Wednesday, April 11, 2007 · LBJ Student Center Mall · 7 p.m.
The crowds that attend Isabel Allende's lectures and readings are a testament to the impact her body of work has had on generations of readers. A native of Chile, she was forced into exile following the assassination of her uncle, President Salvador Allende. Since then, she has become a true romantic and social activist and one of our great novelists, "that rare writer," Entertainment Weekly proclaims, "whose understanding of story matches her mastery of language."
Allende's works chronicle the human condition in all its joy, beauty, pain and sorrow. Her best-selling novels include The House of the Spirits, Of Love and Shadows, Paula, Zorro, and the Oprah pick, Daughter of Fortune; each one showcases her astonishing historical and emotional range as a writer. In her memoir, My Invented Country, she delves into the social mores and idiosyncrasies of her native land, Chile. Ines of My Soul, her latest book at the time of her Texas State speech, is a historical novel about the conquest of Chile, based on the life of a woman who, with her lover, built the city of Santiago.
Allende has received many international awards, including the prestigious Dorothy and Lillian Gish Prize, granted to a writer "who has contributed to the beauty of the world." She is also the founder of the Isabel Allende Foundation, which is dedicated to supporting programs that promote and preserve the fundamental rights of women and children to be empowered and protected.
—Adapted from the original event program distributed at Isabel Allende's LBJ Distinguished Lecture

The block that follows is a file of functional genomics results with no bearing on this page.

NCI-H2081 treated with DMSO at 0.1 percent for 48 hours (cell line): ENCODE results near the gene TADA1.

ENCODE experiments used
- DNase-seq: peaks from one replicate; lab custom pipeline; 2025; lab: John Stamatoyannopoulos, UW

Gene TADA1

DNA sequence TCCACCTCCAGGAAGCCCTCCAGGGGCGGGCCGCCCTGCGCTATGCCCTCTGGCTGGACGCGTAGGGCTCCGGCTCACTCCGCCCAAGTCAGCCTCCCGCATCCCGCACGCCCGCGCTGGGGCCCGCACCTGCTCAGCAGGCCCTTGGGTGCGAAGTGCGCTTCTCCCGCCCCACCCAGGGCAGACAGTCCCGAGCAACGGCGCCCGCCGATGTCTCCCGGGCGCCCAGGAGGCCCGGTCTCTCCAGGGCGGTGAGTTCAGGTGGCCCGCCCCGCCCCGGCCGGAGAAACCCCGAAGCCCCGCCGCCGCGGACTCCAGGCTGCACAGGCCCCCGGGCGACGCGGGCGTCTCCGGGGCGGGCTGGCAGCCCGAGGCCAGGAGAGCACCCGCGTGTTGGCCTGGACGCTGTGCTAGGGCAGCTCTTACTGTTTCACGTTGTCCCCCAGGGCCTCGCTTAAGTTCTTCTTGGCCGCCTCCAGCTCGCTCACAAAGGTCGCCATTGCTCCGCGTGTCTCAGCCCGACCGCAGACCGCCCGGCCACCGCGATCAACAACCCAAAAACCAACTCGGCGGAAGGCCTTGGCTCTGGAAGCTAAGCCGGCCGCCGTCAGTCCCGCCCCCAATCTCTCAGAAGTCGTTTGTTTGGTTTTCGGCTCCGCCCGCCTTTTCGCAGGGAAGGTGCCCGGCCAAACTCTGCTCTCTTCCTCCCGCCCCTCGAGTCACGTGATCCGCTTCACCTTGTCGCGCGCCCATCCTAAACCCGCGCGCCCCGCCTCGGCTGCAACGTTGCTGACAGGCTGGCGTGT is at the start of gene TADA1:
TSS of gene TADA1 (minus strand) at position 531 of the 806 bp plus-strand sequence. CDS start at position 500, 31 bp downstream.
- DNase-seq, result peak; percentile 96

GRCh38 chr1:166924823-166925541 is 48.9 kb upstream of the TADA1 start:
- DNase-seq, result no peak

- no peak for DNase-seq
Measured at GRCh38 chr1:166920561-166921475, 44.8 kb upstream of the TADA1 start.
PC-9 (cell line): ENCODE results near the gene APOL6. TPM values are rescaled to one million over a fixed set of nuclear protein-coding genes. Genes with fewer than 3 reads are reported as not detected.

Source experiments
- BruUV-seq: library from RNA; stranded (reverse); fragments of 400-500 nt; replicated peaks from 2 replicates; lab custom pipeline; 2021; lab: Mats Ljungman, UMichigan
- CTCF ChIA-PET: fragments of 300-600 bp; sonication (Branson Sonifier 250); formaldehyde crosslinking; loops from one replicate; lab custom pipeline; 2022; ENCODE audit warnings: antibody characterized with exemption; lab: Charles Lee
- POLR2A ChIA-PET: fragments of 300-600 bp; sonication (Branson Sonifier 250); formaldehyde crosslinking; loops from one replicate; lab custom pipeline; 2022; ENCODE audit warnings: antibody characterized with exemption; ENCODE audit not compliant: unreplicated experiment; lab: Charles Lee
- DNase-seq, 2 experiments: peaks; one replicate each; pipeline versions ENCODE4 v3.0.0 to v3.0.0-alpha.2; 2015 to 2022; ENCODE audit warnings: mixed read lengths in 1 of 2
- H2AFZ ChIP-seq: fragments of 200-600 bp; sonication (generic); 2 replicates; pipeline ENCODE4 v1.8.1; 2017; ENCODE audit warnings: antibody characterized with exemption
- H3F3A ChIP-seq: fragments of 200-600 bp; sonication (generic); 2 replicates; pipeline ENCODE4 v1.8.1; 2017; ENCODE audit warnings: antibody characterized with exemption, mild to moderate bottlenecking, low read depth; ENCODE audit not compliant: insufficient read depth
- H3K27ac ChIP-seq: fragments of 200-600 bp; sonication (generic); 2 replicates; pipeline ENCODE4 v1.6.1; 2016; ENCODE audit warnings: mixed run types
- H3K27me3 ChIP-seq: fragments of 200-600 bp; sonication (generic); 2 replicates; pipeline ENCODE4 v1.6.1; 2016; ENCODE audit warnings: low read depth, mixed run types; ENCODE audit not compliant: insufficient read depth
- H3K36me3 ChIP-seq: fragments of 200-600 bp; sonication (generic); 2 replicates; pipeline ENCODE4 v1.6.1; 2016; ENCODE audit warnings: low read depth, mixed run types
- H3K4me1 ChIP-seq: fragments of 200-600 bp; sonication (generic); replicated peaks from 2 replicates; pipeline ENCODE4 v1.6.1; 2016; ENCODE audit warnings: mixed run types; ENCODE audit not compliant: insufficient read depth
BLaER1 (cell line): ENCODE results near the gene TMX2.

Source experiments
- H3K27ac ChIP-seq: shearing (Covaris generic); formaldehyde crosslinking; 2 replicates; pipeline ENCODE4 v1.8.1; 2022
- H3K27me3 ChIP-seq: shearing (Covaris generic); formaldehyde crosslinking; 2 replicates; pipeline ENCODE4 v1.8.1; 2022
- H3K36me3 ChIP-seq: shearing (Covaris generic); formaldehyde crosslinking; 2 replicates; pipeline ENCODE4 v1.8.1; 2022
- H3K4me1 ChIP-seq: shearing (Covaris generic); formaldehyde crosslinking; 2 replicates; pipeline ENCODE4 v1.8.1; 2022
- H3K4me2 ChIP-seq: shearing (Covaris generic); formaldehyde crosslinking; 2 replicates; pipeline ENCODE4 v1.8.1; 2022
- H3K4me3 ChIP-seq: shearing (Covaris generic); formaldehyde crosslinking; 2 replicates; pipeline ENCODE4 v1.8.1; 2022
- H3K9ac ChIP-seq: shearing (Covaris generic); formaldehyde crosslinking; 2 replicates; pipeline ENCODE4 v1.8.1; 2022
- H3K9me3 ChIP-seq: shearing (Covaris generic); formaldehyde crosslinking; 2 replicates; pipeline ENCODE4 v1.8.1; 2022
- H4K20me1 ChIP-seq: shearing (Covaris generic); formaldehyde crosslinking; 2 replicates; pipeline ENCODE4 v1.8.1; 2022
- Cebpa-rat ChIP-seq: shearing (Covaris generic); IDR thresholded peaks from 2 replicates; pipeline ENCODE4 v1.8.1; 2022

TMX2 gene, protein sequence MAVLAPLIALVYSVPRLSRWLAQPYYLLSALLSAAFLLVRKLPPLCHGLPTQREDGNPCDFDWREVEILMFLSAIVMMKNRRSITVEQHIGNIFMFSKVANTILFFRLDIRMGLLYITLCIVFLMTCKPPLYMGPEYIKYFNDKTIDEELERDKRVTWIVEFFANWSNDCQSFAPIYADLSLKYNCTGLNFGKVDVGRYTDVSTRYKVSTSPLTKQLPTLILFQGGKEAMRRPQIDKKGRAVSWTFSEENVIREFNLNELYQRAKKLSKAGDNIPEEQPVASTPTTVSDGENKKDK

“That is what I want for myself, a passionate heart, and that is what I need for the characters in my books. I want mavericks, dissidents, outsiders, rebels, adventurers, people who ask questions, who bend the rules, and who take risks. Nice people with common sense do not make interesting characters; they only make good former spouses.”
“Those extraordinary women inspired me. I have a foundation, which I created to honor my daughter Paula, whose premature death broke my heart. The stories of Wangari Maathai and Somaly Mam reinforce my belief that it is through women that we can make a difference in the world. Women can change the culture. We need at least fifty percent of women in every level of management because women want a world where the resources that are spent in war are spent in bringing comfort, health, and education to everybody.”
“Women do two-thirds of the world labor, and yet they own less than one percent of the assets. In any modern war, many more civilians than soldiers die, and of those civilians, eighty percent are women and children; they are collateral damage. If a woman is empowered, her children will not starve, and her family will be better off.”
“Book by book, I have created a universe of my own. My grandchildren say that I have a pueblo en mi cabeza, a village in my head, and that I live there, and that is really empowering. I spend half of my life alone, in silence, writing. Mine is the best job in the world.”